Choose Your Babysitter Wisely

For three adventurous years, we lived in Keflavik, Iceland on the US Naval Air Station. That was where our oldest daughter, Clara, was born. When she was only a few months old, the base had its annual Navy Ball. This was a party held at the Officer’s Club to which everyone—officers and enlisted—was invited. The first year we were there, we discovered that the window for hiring a high school babysitter for the evening closed fifteen minutes after the end of the previous year’s Ball. We missed the window and had no babysitter.

We really wanted to go, so we asked our good friend, Lieutenant Bithiah Reed. She did not plan on going to the Ball because she was unaccompanied, which meant her husband was not with her on this tour. She was the toughest woman we knew. She was on an aircraft carrier for the war in Afghanistan. She was a SWO, a Surface Warfare Officer, which meant she could kick my butt on land or at sea. On top of that, she was the base psychologist. She knew human nature, child development, and took no crap from anybody. In short, she was the perfect babysitter. Right?

We first had to talk her into babysitting (red flag). She said she had no brothers or sisters and obviously had no kids, so her experience with children was limited. We p’shawed that with a reminder of her impressive military and educational credentials. Our little darlings were far easier to subdue than any terrorist. To ease her fears, we decided on a code system. We lived across the street from the O-Club, so we told her that if she was in trouble, we would look at our quarters at exactly 2000 hours (8:00PM). If the shades were drawn, all was okay and we would go back to having a good time. If they were open, we knew that she needed a breather.

At 1957 (7:57 PM), I excused myself from the table where we had eaten a sumptuous meal and headed out to the parking lot. The windows of our quarters were dark. The shades were drawn! Excited, I turned to go back in and enjoy the rest of the evening, but decided that we had told her 2000 hours, so I would wait.

As the clock struck the first chimes, the shades of our place flew open. A bit depressed, I realized we would not get to dance the night away. Maybe she just needed a break and we could come back later. Then the shades closed again. Was there hope? They opened. And closed. And opened. And closed.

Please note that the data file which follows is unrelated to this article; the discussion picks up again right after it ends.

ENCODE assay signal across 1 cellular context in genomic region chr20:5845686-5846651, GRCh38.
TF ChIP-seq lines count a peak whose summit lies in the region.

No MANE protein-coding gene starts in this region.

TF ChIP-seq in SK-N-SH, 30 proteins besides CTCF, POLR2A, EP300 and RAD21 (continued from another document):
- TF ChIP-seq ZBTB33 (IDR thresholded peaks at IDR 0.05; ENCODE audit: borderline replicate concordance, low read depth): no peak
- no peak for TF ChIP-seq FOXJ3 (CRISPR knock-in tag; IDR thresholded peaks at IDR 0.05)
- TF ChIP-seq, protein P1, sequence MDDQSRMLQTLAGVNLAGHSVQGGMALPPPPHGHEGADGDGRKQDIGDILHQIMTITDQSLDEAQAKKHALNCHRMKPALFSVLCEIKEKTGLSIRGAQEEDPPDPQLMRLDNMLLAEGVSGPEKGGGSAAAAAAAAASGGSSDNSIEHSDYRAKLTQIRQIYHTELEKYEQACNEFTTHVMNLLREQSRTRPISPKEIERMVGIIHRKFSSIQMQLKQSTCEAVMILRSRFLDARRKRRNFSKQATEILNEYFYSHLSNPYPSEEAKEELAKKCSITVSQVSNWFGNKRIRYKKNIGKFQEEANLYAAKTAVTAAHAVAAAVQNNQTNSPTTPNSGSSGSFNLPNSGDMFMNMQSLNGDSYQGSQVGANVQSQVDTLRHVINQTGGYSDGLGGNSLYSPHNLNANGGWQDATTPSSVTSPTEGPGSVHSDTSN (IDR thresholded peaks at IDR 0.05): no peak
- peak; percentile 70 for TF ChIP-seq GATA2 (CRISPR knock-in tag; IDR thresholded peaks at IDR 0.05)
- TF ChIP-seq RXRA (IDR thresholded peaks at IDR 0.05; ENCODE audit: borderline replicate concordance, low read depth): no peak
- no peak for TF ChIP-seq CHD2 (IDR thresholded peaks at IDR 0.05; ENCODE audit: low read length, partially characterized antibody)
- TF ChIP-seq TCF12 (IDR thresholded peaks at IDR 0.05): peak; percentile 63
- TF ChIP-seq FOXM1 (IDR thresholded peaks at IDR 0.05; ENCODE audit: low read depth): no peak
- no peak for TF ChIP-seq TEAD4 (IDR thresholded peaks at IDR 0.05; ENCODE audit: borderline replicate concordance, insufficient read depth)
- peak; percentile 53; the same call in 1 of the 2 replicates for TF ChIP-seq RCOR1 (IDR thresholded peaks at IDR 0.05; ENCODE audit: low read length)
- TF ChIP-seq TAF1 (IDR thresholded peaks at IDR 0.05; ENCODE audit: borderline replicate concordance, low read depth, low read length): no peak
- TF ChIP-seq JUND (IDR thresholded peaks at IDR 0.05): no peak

Dot-dot-dot…dash-dash-dash…dot-dot-dot. S-O-S.

I ran inside, grabbed my wife, and headed home. LT Reed met us at the door with a screaming baby in one arm and an untouched bottle in the other. She tossed one to me and the other to my wife and was out the door before it could close. Clara instantly quieted down and was soon drinking happily. In thirty minutes, she was asleep.

After that, we relied on one babysitter for most of our tour in Iceland. He was a thirteen year-old boy who often got into trouble at school and drove his parents crazy when he was home.

But he had four younger brothers and sisters and didn’t know Morse code.

©2008, Mark Phillips

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 Women, it's true, make human beings, but only men can make men. - Margaret Mead

Mark Phillips is a Stay-At-Home-Dad and freelance writer. Along with raising his four children, he is developing a franchise called “The Vacuum IS a Power Tool.” It is designed to help SAHDs maintain that which makes us men, instead of hairy Mom-substitutes. He earned a B.S. in Communication/Theatre Arts and teaching certificates in English, public speaking, and psychology from Eastern Michigan University. After six years as a high school English teacher and Director of Dramatic Arts at Powers Catholic High School in Flint, Michigan, he changed careers and became a Stay-At-Home-Dad. or E-Mail

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